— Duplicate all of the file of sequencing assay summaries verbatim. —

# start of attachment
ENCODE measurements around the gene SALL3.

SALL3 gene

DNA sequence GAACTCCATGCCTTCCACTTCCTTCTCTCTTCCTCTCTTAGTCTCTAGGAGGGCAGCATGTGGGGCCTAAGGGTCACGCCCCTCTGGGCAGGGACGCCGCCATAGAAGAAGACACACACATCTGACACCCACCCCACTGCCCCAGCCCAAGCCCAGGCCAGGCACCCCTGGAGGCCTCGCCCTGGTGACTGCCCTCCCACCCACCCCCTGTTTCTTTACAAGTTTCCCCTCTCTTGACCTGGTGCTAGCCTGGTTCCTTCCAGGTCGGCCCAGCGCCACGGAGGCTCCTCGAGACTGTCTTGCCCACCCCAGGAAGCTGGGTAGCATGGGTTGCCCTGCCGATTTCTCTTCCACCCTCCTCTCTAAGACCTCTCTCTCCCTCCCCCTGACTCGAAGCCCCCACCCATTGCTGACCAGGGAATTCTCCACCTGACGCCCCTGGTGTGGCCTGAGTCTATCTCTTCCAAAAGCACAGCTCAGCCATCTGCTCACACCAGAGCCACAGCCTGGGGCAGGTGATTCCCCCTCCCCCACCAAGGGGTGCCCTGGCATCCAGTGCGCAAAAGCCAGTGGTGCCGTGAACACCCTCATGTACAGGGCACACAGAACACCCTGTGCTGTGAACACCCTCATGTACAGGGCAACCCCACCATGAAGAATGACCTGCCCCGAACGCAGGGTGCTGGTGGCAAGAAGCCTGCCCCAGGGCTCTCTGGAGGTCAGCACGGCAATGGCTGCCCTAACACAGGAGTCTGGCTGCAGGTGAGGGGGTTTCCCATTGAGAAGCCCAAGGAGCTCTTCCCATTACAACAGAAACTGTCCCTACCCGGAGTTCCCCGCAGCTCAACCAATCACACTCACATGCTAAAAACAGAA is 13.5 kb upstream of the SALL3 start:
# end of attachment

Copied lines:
ENCODE measurements around the gene SALL3.

SALL3 gene

DNA sequence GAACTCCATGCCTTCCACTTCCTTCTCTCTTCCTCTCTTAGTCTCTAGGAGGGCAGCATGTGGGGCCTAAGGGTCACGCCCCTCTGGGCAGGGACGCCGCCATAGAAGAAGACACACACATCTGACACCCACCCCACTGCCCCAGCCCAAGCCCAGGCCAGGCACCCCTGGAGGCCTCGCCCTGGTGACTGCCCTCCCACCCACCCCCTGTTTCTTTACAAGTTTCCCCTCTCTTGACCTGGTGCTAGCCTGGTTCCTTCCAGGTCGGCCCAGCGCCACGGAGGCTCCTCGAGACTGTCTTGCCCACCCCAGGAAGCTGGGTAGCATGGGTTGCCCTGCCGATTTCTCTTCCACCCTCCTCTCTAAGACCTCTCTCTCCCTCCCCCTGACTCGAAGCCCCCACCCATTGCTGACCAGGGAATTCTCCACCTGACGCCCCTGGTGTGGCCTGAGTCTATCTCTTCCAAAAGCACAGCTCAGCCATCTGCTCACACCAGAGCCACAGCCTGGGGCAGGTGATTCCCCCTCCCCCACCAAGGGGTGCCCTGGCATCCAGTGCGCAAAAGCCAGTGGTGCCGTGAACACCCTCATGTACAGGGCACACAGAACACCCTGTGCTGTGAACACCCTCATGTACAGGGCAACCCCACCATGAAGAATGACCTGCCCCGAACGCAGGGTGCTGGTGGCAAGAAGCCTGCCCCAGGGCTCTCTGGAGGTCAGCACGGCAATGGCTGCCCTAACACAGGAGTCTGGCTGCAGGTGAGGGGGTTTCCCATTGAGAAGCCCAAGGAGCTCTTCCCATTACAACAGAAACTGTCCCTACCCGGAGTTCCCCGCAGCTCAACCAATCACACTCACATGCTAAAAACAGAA is 13.5 kb upstream of the SALL3 start: